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Justice decayed, answers to questions of feasbility delayed

Everyone agrees the Baltimore City Circuit Court buildings are “absolutely terrible” and that a new courthouse is in order, the city’s administrative judge declared at a meeting of city and state criminal justice officials last fall.

To this end, the city and its circuit court ponied up between $600,000 and $700,000 for a Maryland Stadium Authority-picked consultant to study the upgrade possibilities.

At that same September 2009 Baltimore City Criminal Justice Coordinating Council meeting, the representative from Los Angeles-based consultancy AECOM Inc. promised a final report with recommendations by this past spring.

In January, MSA spokeswoman Jan Hardesty offered assurances of that schedule.

“It’s on course, it’s on schedule,” Hardesty said. “It should be out in early spring.”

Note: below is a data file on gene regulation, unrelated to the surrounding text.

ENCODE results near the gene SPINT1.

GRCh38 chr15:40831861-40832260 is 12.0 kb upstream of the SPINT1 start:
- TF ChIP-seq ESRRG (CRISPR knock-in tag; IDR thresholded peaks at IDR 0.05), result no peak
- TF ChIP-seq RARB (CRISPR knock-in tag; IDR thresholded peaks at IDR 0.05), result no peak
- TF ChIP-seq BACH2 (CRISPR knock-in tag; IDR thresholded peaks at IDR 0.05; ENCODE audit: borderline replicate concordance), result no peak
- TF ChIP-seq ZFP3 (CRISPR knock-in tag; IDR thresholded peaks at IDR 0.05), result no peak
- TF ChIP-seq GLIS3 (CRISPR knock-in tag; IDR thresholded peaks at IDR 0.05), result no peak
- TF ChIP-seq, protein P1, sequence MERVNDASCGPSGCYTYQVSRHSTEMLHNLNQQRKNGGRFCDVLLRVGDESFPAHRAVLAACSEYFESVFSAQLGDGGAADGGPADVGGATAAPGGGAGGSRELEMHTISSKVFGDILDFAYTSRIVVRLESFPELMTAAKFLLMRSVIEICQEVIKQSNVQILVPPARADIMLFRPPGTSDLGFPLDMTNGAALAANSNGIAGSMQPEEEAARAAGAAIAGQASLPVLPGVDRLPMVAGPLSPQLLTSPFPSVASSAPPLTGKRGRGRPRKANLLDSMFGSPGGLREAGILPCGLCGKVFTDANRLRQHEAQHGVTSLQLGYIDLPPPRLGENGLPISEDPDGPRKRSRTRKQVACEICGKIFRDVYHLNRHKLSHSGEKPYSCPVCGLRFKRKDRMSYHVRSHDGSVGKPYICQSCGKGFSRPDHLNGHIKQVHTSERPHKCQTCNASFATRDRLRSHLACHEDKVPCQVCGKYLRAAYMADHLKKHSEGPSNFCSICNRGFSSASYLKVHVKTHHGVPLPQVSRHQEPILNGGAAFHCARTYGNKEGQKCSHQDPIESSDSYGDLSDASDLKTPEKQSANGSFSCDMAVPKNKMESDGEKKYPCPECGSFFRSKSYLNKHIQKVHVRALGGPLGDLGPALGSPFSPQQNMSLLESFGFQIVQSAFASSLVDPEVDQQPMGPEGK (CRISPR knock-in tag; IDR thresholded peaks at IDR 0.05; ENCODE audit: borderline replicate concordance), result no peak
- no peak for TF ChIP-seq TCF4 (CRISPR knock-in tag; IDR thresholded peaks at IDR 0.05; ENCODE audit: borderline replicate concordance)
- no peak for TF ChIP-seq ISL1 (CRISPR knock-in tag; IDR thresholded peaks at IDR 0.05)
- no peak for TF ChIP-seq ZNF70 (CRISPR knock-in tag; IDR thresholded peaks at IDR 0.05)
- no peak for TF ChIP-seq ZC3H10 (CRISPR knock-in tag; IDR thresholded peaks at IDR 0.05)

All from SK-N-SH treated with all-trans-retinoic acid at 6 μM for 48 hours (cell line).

When nothing came out by June, I spoke with Judge Marcella Holland, the city’s administrative judge, who told me the study’s publication date was more likely to be late summer. When it still wasn’t out by late September, I asked again after its progress. The latest update came Friday from MSA Project Executive Gary A. McGuigan, who acknowledged the delay but said such an important matter should not be rushed.

“It’s still going to be a little bit,” he said. “My best guess right now is it’s probably going to be the end of the year.

“It’s very complicated. It’s a very large report, and we want to make sure we get this thing right,” McGuigan explained. “It’s taken longer than I had hoped, but like I said, we want to get this thing right.”

So, given that it’s already been several years that litigants, lawyers, judges, courthouse employees and members of the public have had to deal with a decaying — if still stately in some ways — pair of courthouses, and it won’t be several more years (or, God forbid, decades) until the problem is properly solved, what’s another year or so (and a half million dollars) more spent putting a plan together?